Is there any practical proof for time dilation?

Asked by: Dharmesh


There are several direct proofs of time dilation. Extremely accurate clocks have been flown on jet aircraft. When compared to identical clocks at rest, the difference found in their respective readings has confirmed Einstein's prediction. (The clock in motion shows a slightly slower passage of time than the one at rest.)

In nature, subatomic particles called muons are created by cosmic ray interaction with the upper atmosphere. At rest, they disintegrate in about 2 x 10E-6 seconds and should not have time to reach the Earth's surface. Because they travel close to the speed of light, however, time dilation extends their life span as seen from Earth so they can be observed reaching the surface before they disintegrate.
Answered by: Paul Walorski, B.A., Part-time Physics Instructor

In October 1971, Hafele and Keating flew cesium-beam atomic clocks, initially synchronized with the atomic clock at the US Naval Observatory in Washington, D.C., around the world both eastward and westward. After each flight, they compared the time on the clocks in the aircraft to the time on the clock at the Observatory. Their experimental data agreed within error to the predicted effects of time dilation. Of course, the effects were quite small since the planes were flying nowhere near the speed of light.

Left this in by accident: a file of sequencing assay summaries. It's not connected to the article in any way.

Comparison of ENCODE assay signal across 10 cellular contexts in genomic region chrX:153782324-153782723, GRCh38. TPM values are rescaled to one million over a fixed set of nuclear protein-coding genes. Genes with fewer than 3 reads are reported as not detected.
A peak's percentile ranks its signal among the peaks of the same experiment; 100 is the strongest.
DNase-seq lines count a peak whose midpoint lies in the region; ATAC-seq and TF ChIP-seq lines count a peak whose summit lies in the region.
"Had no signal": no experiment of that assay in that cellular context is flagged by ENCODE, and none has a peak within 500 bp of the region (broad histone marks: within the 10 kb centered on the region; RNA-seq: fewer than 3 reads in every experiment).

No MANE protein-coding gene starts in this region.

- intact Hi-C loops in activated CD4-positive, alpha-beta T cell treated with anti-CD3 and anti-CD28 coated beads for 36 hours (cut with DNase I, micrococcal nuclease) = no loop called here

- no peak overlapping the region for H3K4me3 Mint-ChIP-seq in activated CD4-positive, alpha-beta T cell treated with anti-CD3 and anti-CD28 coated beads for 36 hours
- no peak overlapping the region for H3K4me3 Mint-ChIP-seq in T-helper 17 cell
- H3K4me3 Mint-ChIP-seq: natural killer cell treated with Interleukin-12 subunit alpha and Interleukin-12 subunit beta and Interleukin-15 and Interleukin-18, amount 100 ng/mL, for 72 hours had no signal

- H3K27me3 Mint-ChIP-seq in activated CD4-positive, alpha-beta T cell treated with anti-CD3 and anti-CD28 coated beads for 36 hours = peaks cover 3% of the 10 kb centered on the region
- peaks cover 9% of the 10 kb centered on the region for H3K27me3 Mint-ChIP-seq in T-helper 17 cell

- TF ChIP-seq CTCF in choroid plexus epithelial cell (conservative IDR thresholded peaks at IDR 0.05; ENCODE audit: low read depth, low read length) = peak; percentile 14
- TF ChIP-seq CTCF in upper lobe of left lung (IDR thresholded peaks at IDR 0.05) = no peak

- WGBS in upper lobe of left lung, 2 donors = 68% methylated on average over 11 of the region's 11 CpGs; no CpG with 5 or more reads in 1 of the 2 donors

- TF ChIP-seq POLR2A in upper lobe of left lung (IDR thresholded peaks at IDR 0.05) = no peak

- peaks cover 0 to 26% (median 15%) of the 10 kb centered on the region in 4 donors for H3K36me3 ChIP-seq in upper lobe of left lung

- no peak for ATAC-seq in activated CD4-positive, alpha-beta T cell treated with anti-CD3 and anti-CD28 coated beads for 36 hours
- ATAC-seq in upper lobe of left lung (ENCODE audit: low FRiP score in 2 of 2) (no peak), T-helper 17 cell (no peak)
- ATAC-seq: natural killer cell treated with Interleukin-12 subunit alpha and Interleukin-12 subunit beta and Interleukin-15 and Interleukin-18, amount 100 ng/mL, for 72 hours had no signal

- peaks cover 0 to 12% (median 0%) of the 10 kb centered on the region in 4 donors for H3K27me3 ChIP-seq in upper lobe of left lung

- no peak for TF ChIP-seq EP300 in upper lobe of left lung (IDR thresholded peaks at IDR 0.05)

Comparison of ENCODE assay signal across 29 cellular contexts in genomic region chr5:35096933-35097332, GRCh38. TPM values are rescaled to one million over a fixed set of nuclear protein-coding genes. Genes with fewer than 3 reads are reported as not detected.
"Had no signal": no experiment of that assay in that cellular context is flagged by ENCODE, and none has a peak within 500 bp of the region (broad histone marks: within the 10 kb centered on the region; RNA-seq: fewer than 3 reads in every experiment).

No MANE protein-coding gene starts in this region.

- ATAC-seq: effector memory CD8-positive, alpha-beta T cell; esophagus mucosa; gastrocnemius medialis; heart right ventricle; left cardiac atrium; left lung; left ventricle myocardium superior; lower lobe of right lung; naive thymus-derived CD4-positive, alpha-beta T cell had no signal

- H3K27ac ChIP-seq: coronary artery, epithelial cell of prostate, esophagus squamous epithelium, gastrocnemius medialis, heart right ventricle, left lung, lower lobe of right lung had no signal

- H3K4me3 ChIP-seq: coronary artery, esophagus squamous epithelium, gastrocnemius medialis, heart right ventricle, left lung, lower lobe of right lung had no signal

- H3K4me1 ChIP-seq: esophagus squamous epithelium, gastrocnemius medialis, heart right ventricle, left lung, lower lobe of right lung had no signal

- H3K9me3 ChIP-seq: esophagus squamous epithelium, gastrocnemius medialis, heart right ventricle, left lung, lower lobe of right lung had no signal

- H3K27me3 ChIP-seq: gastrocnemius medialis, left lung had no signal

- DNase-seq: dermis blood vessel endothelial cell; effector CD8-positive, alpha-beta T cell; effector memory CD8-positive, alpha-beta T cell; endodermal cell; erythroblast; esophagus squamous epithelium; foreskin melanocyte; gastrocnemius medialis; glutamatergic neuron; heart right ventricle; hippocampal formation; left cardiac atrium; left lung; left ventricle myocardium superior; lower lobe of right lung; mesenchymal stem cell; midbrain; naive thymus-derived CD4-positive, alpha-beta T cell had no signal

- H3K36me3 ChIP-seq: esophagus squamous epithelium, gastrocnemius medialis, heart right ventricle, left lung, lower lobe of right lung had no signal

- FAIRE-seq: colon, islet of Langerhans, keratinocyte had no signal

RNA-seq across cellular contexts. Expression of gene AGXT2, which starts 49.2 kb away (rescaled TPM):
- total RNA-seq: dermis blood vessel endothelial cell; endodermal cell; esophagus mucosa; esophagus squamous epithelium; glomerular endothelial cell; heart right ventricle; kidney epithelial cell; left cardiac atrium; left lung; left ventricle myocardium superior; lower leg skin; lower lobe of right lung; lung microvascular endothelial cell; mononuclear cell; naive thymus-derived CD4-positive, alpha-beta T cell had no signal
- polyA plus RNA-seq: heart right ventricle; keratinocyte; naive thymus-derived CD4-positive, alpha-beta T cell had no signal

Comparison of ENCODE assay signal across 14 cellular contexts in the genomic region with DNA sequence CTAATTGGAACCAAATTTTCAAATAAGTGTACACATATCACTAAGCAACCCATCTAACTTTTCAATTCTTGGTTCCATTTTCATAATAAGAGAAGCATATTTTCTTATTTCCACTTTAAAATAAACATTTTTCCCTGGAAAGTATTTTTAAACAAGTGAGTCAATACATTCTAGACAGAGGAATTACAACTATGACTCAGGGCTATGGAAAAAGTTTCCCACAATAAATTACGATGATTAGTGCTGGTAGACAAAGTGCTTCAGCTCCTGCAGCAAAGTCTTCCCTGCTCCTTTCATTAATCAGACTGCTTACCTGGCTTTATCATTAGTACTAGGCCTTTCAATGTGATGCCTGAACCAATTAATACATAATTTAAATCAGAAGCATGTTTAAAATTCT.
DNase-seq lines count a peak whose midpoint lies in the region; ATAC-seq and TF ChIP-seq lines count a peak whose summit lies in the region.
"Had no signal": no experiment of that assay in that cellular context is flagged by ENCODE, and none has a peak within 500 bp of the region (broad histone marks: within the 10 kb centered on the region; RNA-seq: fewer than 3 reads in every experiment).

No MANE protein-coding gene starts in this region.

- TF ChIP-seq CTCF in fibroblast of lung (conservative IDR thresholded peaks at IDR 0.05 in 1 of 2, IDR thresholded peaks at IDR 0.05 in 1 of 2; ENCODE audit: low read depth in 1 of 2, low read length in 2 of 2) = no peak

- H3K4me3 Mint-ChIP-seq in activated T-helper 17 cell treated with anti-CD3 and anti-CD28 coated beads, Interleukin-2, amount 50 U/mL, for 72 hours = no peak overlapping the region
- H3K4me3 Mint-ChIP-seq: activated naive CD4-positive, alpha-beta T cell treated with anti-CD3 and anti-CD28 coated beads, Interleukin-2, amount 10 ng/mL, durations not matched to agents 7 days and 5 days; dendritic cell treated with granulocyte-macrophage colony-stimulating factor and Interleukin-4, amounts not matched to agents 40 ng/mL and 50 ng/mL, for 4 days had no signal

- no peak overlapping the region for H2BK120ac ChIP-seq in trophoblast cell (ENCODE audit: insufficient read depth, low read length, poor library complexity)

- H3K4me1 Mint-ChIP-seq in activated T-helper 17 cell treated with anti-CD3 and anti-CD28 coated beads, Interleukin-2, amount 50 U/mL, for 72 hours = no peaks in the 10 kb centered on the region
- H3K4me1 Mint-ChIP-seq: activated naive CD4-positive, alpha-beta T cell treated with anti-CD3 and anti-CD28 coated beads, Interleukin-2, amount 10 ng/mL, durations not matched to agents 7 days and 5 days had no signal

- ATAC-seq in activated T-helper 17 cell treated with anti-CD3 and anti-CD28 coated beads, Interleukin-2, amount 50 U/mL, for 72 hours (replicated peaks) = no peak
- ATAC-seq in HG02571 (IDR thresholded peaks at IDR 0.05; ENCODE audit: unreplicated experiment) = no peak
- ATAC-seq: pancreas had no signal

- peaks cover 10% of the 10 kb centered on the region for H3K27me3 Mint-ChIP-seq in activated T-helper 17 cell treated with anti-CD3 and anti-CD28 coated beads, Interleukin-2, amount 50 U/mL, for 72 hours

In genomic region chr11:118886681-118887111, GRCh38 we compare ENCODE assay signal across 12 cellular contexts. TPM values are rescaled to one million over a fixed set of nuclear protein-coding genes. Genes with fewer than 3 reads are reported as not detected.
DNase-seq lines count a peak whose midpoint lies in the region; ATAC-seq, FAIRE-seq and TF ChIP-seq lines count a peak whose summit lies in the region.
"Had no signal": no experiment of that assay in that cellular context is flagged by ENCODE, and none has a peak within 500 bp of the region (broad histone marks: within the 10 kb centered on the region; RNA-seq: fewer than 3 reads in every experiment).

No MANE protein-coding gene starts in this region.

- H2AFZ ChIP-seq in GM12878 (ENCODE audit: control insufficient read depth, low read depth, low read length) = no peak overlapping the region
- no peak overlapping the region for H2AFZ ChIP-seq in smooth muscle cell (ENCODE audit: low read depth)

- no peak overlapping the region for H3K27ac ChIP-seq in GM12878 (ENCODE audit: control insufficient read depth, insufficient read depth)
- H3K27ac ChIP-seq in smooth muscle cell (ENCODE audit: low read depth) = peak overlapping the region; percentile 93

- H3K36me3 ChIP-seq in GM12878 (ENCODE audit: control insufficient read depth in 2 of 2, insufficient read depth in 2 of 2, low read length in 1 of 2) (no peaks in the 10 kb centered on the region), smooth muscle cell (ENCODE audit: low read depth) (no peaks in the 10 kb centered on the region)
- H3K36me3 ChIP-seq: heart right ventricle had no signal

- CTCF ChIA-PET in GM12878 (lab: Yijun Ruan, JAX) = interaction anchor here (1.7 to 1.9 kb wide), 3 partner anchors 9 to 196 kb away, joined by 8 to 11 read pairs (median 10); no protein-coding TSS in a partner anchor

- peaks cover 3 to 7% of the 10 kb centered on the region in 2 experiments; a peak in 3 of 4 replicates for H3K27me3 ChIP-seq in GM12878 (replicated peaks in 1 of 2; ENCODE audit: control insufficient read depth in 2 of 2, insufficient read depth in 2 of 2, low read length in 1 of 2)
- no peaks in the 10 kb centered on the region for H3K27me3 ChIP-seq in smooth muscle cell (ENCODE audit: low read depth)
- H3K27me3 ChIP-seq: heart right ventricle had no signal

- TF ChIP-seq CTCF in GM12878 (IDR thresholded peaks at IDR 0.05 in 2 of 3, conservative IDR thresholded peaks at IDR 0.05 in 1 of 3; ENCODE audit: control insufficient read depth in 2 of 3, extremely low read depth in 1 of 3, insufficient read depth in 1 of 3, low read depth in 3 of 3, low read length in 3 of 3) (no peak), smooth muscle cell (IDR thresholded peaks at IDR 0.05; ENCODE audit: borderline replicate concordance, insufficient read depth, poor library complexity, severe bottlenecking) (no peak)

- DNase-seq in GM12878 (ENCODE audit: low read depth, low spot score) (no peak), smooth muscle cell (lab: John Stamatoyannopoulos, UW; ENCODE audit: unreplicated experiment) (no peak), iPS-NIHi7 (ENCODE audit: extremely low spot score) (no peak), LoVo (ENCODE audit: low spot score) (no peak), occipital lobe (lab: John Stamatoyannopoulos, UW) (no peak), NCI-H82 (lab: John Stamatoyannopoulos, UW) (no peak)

Answered by: Joseph Kozminski, M.S., Physics Grad Student, Michigan State University

A simple (well, sort of) example can be seen in experiments regarding the decay of certain particles.

For example, assume that a particle has a certain lifetime before it decays when at rest, this lifetime is known, and we shall refer to it as t. Now to test the effects of time dilation the particle is accelerated to extremely high speeds, and the resulting lifetime t' is measured by a stationary observer. To the stationary observer the particle should appear to exist for a period of time longer then it's lifetime when measured at rest (t'>t), thus confirming that time dilation does indeed occur.


Answered by: Loren Chang, Physics Undergrad, UC Irvine